farming, agricultural production dropped drastically.

So Cubans started to grow local organic produce out of necessity,
developed bio-pesticides and bio-fertilizers as petrochemical
substitutes, and incorporated more fruits and vegetables into their
diets. Since they couldn't fuel their aging cars, they walked, biked,
rode buses, and carpooled.

"There are infinite small solutions," said Roberto Sanchez from the
Cuban-based Foundation for Nature and Humanity. "Crises or changes or
problems can trigger many of these things which are basically
adaptive. We are adapting."

A New Agricultural Revolution

Cubans are also replacing petroleum-fed machinery with oxen, and their
urban agriculture reduces food transportation distances. Today an
estimated 50 percent of Havana's vegetables come from inside the city,
while in other Cuban towns and cities urban gardens produce from 80
percent to more than 100 percent of what they need.

In turning to gardening, individuals and neighborhood organizations
took the initiative by identifying idle land in the city, cleaning it
up, and planting.

When the Australian permaculturists came to Cuba they set up the first
permaculture demonstration project with a $26,000 grant from the Cuban

Out of this grew the Foundation for Nature and Humanity's urban
permaculture demonstration project and center in Havana. "With this
demonstration, neighbors began to see the possibilities of what they
can do on their rooftops and their patios," said Carmen Lopez,
director of the urban permaculture center, as she stood on the
center's rooftop amongst grape vines, potted plants, and compost bins
made from tires.

Since then the movement has been spreading rapidly across Havana's
barrios. So far Lopez' urban permaculture center has trained more than
400 people in the neighborhood in permaculture and distributes a
monthly publication, "El Permacultor." "Not only has the community
learned about permaculture," according to Lopez, "we have also learned
about the community, helping people wherever there is need." One
permaculture student, Nelson Aguila, an engineer-turned-farmer, raises
food for the neighborhood on his integrated rooftop farm. On just a
few hundred square feet he has rabbits and hens and many large pots of
plants. Running free on the floor are gerbils, which eat the waste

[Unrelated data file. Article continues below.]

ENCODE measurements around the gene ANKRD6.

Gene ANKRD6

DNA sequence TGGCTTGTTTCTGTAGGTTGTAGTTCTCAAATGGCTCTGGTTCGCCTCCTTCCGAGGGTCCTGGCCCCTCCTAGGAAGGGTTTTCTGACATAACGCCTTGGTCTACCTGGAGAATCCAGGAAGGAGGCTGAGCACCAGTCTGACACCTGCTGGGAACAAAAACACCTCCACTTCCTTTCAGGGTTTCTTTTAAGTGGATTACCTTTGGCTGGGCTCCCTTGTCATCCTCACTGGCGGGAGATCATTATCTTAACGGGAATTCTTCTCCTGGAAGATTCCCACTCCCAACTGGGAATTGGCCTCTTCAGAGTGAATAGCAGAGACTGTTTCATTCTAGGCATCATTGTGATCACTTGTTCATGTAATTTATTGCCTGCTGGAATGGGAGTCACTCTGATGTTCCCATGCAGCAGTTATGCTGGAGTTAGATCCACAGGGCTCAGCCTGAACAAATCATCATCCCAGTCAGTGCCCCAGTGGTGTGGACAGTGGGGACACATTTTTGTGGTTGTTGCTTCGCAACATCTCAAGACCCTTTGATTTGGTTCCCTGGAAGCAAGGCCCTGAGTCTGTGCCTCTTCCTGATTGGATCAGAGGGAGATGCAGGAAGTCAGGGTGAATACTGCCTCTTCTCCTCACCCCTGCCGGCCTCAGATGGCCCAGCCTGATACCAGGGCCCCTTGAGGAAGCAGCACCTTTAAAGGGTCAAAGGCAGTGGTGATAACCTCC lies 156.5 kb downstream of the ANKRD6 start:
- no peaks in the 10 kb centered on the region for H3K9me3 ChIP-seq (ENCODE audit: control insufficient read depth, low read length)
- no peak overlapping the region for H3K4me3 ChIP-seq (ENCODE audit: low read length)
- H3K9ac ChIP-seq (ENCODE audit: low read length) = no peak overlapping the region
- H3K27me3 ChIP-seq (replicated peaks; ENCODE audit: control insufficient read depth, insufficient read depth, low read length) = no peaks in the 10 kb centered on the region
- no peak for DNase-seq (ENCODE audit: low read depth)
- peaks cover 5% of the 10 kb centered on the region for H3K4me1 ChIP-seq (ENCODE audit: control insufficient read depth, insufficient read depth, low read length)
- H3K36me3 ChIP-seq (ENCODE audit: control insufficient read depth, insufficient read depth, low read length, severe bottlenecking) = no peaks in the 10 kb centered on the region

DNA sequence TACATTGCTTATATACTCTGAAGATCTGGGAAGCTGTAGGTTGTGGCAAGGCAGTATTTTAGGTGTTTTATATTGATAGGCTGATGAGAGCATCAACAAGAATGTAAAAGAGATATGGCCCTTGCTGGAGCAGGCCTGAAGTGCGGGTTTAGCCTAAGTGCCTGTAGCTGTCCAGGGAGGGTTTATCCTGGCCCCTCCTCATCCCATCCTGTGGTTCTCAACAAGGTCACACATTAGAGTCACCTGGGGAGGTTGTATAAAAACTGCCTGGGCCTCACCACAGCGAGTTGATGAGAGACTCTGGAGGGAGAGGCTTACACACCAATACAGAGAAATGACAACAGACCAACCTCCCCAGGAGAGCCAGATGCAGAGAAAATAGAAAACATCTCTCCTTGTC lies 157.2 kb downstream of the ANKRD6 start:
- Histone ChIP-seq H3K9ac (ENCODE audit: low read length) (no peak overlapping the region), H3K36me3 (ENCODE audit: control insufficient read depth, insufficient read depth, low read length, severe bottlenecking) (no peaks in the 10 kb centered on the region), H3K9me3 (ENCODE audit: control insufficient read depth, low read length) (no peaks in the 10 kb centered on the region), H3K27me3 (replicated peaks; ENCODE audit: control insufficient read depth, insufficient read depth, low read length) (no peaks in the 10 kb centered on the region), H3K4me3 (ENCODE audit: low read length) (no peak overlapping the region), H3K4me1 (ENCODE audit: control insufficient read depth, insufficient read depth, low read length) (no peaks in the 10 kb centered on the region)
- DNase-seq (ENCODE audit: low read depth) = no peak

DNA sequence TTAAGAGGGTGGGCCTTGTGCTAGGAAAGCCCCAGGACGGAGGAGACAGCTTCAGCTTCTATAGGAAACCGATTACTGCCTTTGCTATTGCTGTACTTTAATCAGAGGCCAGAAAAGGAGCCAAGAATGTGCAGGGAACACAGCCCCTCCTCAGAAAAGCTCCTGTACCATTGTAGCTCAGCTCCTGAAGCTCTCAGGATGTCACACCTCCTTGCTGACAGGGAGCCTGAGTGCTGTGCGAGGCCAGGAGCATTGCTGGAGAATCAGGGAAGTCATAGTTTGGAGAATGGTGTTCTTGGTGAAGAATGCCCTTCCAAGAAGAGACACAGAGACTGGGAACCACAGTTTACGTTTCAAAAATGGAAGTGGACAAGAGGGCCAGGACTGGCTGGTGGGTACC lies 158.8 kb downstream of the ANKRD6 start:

from the rabbits, and become an important protein source themselves.
"Things are changing," Sanchez said. "It's a local economy. In other
places people don't know their neighbors. They don't know their names.
People don't say 'hello' to each other. Not here." Since going from
petrochemical intensive agricultural production to organic farming and
gardening, Cuba now uses 21 times less pesticide than before the
Special Period. They have accomplished this with their large-scale
production of bio-pesticides and bio-fertilizers, exporting some of it
to other Latin American countries.

Though the transition to organic production and animal traction was
necessary, the Cubans are now seeing the advantages. "One of the good
parts of the crisis was to go back to the oxen," said Miguel Coyula, a
community development specialist, "Not only do they save fuel, they do
not compact the soil the way the tractor does, and the legs of the
oxen churn the earth."

"The Cuban agricultural, conventional, 'Green Revolution' system never
was able to feed the people," Sanchez said. "It had high yields, but
was oriented to plantation agriculture. We exported citrus, tobacco,
sugar cane and we imported the basic things. So the system, even in
the good times, never fulfilled people's basic needs." Drawing on his
permaculture knowledge, Sanchez said, "You have to follow the natural
cycles, so you hire nature to work for you, not work against nature.
To work against nature, you have to waste huge amounts of energy."

Energy Solutions

Because most of Cuba's electricity had been generated from imported
oil, the shortages affected nearly everyone on the island. Scheduled
rolling blackouts several days per week lasted for many years. Without
refrigerators, food would spoil. Without electric fans, the heat was
almost unbearable in a country that regularly has temperatures in the
80s and 90s.

The solutions to Cuba's energy problems were not easy. Without money,
it couldn't invest in nuclear power and new conventional fossil fuel